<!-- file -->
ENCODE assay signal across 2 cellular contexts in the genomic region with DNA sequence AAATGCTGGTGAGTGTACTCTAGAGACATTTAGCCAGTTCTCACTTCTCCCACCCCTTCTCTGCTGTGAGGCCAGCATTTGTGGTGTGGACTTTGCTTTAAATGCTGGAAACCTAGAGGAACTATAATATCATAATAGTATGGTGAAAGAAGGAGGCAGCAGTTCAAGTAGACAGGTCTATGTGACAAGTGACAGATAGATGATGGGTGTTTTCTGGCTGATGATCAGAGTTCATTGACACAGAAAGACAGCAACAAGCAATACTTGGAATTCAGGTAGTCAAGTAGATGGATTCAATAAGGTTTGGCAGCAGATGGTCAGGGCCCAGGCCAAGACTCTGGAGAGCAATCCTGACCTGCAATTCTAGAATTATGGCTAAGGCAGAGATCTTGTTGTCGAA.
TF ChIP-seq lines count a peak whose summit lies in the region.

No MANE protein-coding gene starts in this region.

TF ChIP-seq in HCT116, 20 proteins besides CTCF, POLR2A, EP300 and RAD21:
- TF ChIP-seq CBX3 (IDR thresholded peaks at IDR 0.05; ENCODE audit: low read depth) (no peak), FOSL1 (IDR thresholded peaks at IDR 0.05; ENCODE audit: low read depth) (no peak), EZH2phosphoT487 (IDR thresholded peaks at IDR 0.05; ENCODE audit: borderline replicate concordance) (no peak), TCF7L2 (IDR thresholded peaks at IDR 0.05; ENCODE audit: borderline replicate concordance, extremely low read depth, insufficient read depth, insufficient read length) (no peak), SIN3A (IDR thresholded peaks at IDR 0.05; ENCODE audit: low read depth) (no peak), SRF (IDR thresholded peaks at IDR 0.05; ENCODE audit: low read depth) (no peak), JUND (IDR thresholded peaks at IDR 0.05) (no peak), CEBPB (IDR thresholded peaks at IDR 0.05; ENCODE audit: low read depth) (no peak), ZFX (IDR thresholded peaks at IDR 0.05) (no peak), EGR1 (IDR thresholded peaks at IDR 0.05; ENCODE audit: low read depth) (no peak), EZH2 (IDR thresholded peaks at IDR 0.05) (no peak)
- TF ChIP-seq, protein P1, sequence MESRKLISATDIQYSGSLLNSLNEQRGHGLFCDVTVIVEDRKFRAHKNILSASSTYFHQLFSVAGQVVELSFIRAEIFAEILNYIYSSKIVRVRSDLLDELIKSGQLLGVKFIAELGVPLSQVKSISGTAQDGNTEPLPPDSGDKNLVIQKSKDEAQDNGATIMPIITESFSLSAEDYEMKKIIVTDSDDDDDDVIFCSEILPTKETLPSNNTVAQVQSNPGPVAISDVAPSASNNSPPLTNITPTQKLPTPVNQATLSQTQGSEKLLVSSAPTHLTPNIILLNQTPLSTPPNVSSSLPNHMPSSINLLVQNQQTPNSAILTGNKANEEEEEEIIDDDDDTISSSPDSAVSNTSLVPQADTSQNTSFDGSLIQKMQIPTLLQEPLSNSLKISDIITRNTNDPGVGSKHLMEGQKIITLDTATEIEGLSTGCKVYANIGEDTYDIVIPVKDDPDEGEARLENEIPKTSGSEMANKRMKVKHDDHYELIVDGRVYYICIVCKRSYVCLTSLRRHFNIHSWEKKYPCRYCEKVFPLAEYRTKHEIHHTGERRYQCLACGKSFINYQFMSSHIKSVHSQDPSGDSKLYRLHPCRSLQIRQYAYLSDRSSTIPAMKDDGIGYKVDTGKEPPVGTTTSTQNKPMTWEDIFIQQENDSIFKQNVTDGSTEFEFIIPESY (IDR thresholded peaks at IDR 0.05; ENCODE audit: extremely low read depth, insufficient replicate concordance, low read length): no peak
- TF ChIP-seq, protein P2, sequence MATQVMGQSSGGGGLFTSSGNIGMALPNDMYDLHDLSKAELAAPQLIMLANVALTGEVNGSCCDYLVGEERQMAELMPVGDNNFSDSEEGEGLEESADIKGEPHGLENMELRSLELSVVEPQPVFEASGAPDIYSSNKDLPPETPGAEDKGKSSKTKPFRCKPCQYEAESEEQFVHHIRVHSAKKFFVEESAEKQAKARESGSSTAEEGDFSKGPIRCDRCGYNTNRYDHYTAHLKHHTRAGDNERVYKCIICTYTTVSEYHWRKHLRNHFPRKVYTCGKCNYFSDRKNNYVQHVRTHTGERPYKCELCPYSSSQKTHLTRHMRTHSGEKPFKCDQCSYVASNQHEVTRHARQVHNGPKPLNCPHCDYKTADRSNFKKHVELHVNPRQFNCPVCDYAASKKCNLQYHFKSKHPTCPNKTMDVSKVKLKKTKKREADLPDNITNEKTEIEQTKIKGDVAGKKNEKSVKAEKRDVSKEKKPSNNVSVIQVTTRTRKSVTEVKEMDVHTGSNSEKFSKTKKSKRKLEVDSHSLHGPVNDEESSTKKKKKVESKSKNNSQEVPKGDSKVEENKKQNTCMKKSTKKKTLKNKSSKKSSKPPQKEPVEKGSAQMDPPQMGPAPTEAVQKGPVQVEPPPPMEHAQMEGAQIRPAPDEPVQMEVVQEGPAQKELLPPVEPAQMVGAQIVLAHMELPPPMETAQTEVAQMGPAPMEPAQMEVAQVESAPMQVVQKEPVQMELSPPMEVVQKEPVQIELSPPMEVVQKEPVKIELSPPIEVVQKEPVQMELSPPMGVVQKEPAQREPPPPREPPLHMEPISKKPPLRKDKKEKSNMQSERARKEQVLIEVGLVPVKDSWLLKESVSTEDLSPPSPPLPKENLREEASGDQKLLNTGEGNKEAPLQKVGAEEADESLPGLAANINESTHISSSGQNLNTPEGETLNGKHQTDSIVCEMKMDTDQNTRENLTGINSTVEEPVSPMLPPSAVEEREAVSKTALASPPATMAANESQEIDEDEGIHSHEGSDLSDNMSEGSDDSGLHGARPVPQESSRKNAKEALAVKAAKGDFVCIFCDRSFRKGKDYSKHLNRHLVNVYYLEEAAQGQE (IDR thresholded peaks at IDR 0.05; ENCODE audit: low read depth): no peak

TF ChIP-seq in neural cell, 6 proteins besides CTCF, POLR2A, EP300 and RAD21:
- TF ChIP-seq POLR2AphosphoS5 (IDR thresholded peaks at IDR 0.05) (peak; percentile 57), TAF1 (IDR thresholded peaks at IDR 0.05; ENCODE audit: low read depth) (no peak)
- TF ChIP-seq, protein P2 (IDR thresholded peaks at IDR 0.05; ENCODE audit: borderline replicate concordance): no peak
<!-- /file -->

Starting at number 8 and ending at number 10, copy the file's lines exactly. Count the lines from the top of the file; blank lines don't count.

TF ChIP-seq in neural cell, 6 proteins besides CTCF, POLR2A, EP300 and RAD21:
- TF ChIP-seq POLR2AphosphoS5 (IDR thresholded peaks at IDR 0.05) (peak; percentile 57), TAF1 (IDR thresholded peaks at IDR 0.05; ENCODE audit: low read depth) (no peak)
- TF ChIP-seq, protein P2 (IDR thresholded peaks at IDR 0.05; ENCODE audit: borderline replicate concordance): no peak